This week’s #SaturdayScene features Caitlin Hamilton Summie’s To Lay to Rest Our Ghosts of which Peter Geye (Wintering) noted, “If you’re a fan of Grace Paley or Ann Beattie or Tobias Wolfe, you’ll surely find something to love in these pages.”
In these ten elegantly written short stories, Hamilton Summie takes readers from WWII Kansas City to a poor, drug-ridden neighborhood in New York, and from the quiet of rural Minnesota to its pulsing Twin Cities, each time navigating the geographical boundaries that shape our lives as well as the geography of tender hearts, loss, and family bonds. The following is excerpted from her story “Patchwork”.
Cecily Manning Morris Huffner Bowes. The fifth of nine children, squashed between Jocelyn and Edward, both of whom died of diphtheria. Born in 1909, died in 1953. Left no will.
“That,” my grandmother once said, “is a crock. She left plenty of will behind, just not the kind they were looking for.”
Grandma talked about Cecily on rare occasions, on days when I traipsed home from school in thick snow, and dark came early, and we sat at the kitchen table reviewing the day. Maybe after a glass of wine, when Grandpa started telling stories, and Grandma would insist he had them wrong, and the stories got lost temporarily in the debate. Sometimes then, amidst the chaos, Cecily came through in a line.
I knew that Cecily had sinned, but I didn’t know what could drive her apart from the family, make her what she had become, a whisper, a sideways glance, an interrupted line, never recovered. Didn’t she deserve a sentence or two in the family history? Everyone got at least a line. Each lady also got a square.
In my parents’ basement, packed carefully into cardboard boxes with the baby clothes my mother hopes to pass on, is the women’s patchwork quilt. Each generation adds a row, or at least a square. My grandmother’s square is now pale yellow. It’s plain save for the careful red stitching that makes her name. Catherine Andersen.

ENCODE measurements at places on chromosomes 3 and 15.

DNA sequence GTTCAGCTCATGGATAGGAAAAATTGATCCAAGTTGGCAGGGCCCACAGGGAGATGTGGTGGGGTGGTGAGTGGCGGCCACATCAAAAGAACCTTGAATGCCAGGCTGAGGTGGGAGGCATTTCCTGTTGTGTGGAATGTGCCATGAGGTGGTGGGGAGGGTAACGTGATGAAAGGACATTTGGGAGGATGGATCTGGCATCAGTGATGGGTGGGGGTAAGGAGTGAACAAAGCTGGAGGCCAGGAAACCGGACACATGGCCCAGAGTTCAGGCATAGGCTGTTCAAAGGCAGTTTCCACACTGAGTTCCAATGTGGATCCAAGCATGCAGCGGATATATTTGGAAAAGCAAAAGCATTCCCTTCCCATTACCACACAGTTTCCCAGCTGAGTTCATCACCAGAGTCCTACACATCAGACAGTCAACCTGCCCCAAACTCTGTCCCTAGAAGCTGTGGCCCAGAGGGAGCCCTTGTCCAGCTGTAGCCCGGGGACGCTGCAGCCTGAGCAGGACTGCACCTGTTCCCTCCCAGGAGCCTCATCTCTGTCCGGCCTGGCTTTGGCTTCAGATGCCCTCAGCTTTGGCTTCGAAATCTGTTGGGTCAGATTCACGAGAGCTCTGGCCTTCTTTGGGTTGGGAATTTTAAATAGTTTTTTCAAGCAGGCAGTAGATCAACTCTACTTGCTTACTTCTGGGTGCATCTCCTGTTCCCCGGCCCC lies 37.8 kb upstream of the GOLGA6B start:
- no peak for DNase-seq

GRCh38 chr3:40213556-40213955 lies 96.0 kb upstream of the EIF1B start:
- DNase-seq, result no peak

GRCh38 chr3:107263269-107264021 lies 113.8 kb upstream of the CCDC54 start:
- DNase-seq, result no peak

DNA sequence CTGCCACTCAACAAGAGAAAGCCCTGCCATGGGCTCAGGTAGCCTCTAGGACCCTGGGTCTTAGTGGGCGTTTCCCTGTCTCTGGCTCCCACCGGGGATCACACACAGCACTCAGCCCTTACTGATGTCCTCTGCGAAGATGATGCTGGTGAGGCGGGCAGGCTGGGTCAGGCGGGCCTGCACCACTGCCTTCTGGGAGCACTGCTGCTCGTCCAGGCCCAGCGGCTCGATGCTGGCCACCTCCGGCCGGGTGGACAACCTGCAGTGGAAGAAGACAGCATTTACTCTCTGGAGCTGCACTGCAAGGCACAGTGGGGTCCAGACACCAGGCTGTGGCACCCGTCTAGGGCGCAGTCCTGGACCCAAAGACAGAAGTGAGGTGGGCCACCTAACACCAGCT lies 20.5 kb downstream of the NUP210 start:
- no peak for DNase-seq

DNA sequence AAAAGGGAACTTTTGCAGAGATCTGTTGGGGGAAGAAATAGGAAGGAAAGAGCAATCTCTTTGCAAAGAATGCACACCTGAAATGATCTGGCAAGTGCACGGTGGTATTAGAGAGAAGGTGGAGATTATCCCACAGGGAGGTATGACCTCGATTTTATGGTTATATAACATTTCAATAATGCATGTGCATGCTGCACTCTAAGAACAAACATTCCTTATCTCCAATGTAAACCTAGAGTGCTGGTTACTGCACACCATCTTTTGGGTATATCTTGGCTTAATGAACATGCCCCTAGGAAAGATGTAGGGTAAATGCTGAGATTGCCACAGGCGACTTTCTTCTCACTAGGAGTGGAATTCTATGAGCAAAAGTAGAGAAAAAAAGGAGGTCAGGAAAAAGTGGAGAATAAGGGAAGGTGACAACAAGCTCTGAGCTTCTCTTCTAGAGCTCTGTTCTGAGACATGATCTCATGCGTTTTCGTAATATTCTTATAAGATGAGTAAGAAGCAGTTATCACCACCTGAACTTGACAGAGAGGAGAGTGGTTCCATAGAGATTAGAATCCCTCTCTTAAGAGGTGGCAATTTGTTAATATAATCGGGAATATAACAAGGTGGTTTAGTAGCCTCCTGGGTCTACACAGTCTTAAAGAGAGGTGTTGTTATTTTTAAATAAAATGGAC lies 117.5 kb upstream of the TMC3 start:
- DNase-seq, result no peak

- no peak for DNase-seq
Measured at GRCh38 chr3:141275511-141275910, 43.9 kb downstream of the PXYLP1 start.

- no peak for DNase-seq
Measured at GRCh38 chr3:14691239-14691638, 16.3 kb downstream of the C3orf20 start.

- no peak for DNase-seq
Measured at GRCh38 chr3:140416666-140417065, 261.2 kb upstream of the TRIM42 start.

The plainness of her square is striking in a patchwork quilt of names and symbols, favorite colors and long quotes. Whitman. Roosevelt. The Bible. Her name is all she needed to record. I was here, it seems to say, once a long time ago, and I was called Catherine.
I am Sarah, and I will not sew my name for years. I won’t sew my name until I know who I am, can script with such confidence the identity I struggle to define, until I know, as easily, and with such simplicity, the way to be remembered.
Cecily knew. In the second to last row of the quilt is her square, all her names in succession, each one stitched in a different color.
How she had added hers, I’ll never know. By the time she had accumulated all those names, she was already persona non grata. But if anyone could get something done, it had to be Cecily.
Cecily, I was told, flipped her long, gold hair once too often. Cecily liked to watch football games with Grandpa, smoking cigarettes one after the other. She went through men just as fast, Grandma said. Cecily used to waltz into Grandma’s house, swinging that hair, swinging those slim little hips. She had all the curves in all the right places and liked to show them off, to twist around on the sidewalk to see who might be watching her, to sashay into one of Grandpa’s card games or football parties and take a seat.
After all the buildup, I’d expected more. A bank robber, a witch. But what I got was a sassy woman who had had no luck in love. Nothing about Cecily seemed shocking. After all, I lived with my boyfriend, Al. I didn’t think she should have been run out of the family will, erased from the family tree. I thought she deserved a round of applause for persistence. And though I wasn’t supposed to, I surreptitiously began to write Cecily into the family stories, giving her entire sections all her own because no one, it seemed, would share a story with her.
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About the Author: Caitlin Hamilton Summie earned an MFA with Distinction from Colorado State University, and her short stories have been published in Beloit Fiction Journal, Wisconsin Review, Puerto del Sol, Mud Season Review, and Long Story, Short. She spent many years in Massachusetts, Minnesota, and Colorado before settling with her family in Knoxville, Tennessee.